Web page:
Scott Thybony

Scott Thybony Commentary

Scott Thybony has been writing and recording commentaries for KNAU, Arizona Public Radio, for several years. He’s a former river guide and archeologist who’s written several books, including Official Guide to Hiking the Grand Canyon, Burntwater, and most recently, The Incredible Grand Canyon. His articles have appeared in National Geographic, Smithsonian, Outside, and several other publications. Scott Thybony’s interviewed everyone from astronauts to medicine men, and he’s lived with the Navajo in the American Southwest and the Inuit in the Canadian Arctic. He lives and writes in Flagstaff.

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Scott Thybony Commentaries
9:39 am
Tue May 1, 2012

Theodore Roosevelt's First Trip to the Grand Canyon

Theodore Roosevelt was a larger-than-life presence on the American scene in the years leading up to Arizona statehood. Commentator Scott Thybony tells us about the president's first, and most momentous, trip to the Grand Canyon. It would set the stage for the Canyon to become a national park.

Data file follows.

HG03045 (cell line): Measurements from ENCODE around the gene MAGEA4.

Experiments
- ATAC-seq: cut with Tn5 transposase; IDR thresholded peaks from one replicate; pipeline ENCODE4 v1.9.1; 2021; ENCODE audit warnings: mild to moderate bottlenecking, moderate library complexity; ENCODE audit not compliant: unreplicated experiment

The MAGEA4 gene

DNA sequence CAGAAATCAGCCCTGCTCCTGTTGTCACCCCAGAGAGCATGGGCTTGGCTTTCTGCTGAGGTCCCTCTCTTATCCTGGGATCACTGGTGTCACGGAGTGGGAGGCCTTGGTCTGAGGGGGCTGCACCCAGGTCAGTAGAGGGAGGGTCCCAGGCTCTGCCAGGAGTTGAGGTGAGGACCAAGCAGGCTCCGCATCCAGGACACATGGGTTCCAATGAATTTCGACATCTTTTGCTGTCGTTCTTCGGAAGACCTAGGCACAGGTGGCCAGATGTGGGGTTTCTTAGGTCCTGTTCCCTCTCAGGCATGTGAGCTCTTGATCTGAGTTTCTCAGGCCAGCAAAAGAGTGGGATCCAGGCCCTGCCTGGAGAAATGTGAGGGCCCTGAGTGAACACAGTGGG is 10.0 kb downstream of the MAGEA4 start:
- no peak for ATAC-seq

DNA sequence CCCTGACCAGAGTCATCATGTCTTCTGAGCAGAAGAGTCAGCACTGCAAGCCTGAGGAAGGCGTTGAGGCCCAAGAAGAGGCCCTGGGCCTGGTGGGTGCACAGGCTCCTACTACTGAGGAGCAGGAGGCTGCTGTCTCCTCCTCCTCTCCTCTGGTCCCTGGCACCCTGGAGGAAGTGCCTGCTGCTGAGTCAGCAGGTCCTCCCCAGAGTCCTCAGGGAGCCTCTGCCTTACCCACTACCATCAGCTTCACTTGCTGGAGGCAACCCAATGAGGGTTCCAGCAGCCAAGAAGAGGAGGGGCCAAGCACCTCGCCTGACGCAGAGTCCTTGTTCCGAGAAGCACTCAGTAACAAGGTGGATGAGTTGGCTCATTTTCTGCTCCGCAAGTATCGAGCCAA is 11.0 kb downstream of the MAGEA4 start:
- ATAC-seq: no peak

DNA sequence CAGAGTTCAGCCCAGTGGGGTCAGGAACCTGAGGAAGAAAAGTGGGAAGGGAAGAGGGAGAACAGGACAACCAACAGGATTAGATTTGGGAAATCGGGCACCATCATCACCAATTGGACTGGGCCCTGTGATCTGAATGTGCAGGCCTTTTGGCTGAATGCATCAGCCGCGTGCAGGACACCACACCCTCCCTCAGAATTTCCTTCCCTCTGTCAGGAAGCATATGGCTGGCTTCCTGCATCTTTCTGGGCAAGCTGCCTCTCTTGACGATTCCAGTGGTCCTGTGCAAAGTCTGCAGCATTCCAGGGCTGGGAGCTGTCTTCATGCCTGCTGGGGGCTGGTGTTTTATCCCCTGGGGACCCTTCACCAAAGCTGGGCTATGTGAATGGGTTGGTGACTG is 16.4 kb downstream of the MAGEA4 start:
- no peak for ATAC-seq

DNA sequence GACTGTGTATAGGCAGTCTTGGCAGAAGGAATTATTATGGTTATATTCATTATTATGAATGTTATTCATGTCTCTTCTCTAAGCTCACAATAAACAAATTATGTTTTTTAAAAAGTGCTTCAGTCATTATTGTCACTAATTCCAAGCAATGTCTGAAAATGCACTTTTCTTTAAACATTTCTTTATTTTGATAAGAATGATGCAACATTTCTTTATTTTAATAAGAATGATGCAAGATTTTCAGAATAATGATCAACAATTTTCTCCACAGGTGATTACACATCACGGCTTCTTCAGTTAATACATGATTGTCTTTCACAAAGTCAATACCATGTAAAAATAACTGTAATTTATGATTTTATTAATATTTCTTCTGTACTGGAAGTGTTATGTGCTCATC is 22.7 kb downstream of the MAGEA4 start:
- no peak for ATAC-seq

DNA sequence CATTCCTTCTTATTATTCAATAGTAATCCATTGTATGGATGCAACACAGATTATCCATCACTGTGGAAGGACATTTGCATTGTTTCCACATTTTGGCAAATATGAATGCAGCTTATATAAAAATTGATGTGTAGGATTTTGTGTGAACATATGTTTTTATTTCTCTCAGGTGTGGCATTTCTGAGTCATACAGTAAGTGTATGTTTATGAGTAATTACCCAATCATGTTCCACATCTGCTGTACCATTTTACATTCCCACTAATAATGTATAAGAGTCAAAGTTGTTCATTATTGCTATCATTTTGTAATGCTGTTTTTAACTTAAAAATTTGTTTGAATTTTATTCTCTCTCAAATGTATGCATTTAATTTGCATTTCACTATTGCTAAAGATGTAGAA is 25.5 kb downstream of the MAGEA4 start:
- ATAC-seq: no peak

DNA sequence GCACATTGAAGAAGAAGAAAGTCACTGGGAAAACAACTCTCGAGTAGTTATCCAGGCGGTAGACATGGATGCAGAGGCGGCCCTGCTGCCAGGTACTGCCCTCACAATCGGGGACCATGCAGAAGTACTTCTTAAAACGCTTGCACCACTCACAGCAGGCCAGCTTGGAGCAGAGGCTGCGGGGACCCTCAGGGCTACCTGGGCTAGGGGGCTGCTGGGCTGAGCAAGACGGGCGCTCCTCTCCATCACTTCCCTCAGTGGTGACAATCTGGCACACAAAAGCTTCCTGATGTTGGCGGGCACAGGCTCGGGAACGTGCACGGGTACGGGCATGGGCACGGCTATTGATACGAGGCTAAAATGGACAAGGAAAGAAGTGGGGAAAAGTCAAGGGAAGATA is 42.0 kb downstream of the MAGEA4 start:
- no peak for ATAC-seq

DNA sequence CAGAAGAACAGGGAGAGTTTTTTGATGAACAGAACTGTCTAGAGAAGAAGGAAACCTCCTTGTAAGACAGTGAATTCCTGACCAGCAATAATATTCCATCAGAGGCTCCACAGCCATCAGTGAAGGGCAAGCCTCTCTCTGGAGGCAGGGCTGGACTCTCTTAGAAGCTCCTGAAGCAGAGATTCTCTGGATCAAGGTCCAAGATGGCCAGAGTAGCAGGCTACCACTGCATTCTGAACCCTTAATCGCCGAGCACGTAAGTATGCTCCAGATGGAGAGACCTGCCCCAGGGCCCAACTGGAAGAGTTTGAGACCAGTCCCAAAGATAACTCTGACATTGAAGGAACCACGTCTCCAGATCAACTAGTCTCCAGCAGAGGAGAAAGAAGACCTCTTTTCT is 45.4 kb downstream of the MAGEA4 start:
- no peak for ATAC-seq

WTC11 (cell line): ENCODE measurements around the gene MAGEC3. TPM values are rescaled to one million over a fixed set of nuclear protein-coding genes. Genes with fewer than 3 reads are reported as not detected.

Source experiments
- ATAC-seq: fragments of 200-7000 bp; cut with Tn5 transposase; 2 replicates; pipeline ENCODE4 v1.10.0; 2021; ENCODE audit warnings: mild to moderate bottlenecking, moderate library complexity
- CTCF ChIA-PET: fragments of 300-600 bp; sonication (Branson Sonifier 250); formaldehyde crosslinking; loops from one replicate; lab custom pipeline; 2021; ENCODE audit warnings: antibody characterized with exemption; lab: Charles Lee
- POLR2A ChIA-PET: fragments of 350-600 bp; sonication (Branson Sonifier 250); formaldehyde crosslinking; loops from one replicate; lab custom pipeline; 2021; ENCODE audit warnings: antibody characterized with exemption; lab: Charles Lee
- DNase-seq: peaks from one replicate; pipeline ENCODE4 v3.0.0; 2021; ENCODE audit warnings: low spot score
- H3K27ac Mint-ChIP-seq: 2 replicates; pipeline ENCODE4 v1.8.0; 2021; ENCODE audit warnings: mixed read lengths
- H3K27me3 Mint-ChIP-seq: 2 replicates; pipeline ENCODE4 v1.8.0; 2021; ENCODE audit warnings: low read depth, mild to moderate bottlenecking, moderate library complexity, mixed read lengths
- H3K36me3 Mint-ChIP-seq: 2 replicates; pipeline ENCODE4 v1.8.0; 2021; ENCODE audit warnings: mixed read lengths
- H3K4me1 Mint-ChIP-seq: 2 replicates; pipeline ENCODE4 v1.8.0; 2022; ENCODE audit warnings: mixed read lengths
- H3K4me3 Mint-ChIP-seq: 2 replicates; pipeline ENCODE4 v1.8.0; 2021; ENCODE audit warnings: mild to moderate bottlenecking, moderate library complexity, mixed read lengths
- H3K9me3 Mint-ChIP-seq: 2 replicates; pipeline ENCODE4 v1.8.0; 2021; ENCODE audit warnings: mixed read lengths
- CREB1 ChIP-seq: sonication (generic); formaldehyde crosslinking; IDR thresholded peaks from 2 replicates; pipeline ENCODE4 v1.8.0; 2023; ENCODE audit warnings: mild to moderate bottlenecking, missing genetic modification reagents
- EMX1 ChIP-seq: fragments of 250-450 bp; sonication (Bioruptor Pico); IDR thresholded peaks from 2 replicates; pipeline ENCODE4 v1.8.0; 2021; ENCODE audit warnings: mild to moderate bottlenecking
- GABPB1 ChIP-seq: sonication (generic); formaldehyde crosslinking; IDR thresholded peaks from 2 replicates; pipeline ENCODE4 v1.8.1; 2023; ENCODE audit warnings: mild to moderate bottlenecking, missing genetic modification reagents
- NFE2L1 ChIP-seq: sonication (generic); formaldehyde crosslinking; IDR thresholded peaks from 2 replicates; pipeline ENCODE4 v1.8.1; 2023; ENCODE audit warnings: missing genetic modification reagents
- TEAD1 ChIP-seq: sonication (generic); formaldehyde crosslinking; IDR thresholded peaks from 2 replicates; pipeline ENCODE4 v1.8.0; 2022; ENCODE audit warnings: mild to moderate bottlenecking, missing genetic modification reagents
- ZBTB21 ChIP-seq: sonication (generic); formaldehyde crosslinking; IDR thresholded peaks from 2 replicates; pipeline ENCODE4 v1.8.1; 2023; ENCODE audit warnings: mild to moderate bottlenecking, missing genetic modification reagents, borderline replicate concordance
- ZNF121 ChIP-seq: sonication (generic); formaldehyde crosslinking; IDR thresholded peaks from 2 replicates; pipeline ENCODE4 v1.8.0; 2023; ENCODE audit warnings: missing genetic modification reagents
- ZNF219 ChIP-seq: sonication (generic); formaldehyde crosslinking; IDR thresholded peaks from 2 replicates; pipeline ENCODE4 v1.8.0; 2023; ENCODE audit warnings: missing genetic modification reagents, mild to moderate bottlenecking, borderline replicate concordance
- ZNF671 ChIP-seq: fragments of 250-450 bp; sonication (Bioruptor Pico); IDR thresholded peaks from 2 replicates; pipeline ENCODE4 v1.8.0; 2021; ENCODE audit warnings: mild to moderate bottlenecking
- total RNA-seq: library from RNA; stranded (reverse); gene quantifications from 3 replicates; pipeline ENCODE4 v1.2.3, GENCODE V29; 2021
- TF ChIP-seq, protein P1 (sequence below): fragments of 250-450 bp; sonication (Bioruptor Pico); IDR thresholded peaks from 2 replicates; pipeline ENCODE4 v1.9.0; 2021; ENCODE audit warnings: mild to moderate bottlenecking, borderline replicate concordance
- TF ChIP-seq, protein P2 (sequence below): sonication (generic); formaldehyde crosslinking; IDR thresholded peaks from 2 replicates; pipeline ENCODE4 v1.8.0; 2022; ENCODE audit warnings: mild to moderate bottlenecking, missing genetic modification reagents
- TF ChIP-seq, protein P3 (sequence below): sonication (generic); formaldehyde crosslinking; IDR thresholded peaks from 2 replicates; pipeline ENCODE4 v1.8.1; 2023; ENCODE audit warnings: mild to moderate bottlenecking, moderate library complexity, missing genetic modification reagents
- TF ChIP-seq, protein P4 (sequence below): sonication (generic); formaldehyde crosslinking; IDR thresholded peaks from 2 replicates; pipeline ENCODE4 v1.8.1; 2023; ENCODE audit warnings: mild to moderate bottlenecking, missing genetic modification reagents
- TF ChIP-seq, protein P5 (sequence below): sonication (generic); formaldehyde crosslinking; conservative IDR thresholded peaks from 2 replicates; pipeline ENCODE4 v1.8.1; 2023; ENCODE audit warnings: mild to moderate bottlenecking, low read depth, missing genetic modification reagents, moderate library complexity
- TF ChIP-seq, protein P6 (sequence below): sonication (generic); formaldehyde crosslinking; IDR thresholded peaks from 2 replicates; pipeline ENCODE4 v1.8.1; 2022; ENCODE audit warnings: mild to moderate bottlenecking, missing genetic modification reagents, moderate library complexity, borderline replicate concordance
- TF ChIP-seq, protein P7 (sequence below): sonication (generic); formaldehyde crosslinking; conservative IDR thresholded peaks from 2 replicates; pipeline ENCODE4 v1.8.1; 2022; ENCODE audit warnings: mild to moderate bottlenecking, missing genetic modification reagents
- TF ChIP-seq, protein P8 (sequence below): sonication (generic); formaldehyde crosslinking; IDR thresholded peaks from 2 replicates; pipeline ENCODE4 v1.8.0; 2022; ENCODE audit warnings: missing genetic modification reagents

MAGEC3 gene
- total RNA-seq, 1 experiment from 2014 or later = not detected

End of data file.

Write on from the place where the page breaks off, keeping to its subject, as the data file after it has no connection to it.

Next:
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Scott Thybony Commentaries
8:39 am
Mon April 9, 2012

One Man's Attempt To Set A Grand Canyon Hiking Record

A young German reached the summit of Elaine Castle on October 11, 1982. He was engaged in an epic trek, determined to be the first person to hike the length of Grand Canyon on both sides of the river. Before starting out, Robert Benson had overstayed his visa and taken an American name from a tombstone. 

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Scott Thybony Commentaries
7:36 am
Mon January 30, 2012

Commentator Scott Thybony Reflects On A Lifelong Love Affair With The Grand Canyon

Commentator Scott Thybony began putting down roots in northern Arizona when he herded sheep for a Navajo family in the winter of 1972. That spring, he switched from a hogan to a tent on the South Rim and has continued to explore the Grand Canyon ever since. Scott Thybony reflects on the beginning of a lifelong love affair with the Canyon.

Scott Thybony Commentaries
7:38 am
Fri November 18, 2011

The Diary of Ada Bass

 A music teacher from New York state headed west in 1894 and fell in love with a canyon guide.  Ada Bass, I learned, became the first pioneer woman to raise a family at Grand Canyon.  Beyond that I knew little about her, so arranged to meet her great grandson to find out more.  “The Canyon holds a lure,” Robert Lauzon tells me.  “The beauty of the place caught the women.  They were struck by the magnificence, and by the roughness. ”

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